Capital Gains Tax (CGT) is payable when you sell an asset for profit although every individual has an annual exemption which is an allowance on which there is no CGT to pay ( currently £11,300 for tax year 17/18 rising to £11,700 in 18/19). For some, therefore, it may be worth selling assets each year, such as unit trusts or shares, to realise gains and setting these against this annual allowance.
However, a little caution should be noted. Until March 1998, investors could sell shares and unit trusts and buy them back within a short time period, say the same day, allowing them to utilise the CGT exemption allowance and re-set the base cost at a higher value. This would result in future gains being calculated with reference to the new price therefore keeping down the actual gains made. This tax planning opportunity was removed at that time with a new rule which stated that any shares or units sold and re-purchased within 30 days would be ‘matched’ effectively meaning that the transaction hadn’t taken place for CGT calculation purposes. If you sell and re-purchase after 30 days these anti-avoidance rules do not apply. Disposals are identified against shares in the ‘share pool’ whereby a calculation derives an average share price ie. the total cost of shares would be divided by the total number held.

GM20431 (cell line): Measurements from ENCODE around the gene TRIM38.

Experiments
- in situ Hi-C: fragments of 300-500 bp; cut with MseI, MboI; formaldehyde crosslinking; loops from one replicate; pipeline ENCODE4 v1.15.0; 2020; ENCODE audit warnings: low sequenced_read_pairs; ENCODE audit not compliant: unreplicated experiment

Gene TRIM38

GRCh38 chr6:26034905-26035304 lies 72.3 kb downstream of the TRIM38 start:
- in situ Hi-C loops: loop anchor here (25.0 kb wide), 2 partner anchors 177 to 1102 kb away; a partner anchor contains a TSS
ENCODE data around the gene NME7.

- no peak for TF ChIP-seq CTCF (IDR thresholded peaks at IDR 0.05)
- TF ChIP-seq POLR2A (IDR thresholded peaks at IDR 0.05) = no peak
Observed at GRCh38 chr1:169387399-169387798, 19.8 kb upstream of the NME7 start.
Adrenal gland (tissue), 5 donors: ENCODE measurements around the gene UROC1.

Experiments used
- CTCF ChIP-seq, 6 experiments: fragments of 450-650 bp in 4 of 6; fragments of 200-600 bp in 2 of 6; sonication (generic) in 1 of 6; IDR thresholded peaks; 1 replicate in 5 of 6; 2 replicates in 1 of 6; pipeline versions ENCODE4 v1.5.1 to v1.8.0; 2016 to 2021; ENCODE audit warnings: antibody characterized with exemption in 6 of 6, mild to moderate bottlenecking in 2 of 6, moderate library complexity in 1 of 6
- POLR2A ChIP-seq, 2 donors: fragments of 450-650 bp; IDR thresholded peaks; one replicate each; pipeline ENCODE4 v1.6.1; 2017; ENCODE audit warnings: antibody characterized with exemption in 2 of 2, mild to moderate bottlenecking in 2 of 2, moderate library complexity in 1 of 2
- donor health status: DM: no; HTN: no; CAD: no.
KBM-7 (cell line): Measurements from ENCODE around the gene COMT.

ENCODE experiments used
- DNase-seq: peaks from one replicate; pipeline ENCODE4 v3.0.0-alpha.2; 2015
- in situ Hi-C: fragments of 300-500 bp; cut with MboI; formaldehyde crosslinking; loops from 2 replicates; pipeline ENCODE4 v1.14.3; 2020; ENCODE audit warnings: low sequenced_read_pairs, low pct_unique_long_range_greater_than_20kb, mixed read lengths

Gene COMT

Not all assets are subject to CGT such as ISAs, sterling currency, foreign currency (personal use), cars, lottery winnings and gilts and gifting assets between spouses also do not cause a gain to be crystallised.
Always worth consulting a financial adviser or an accountant for specialised advice on this complex issue.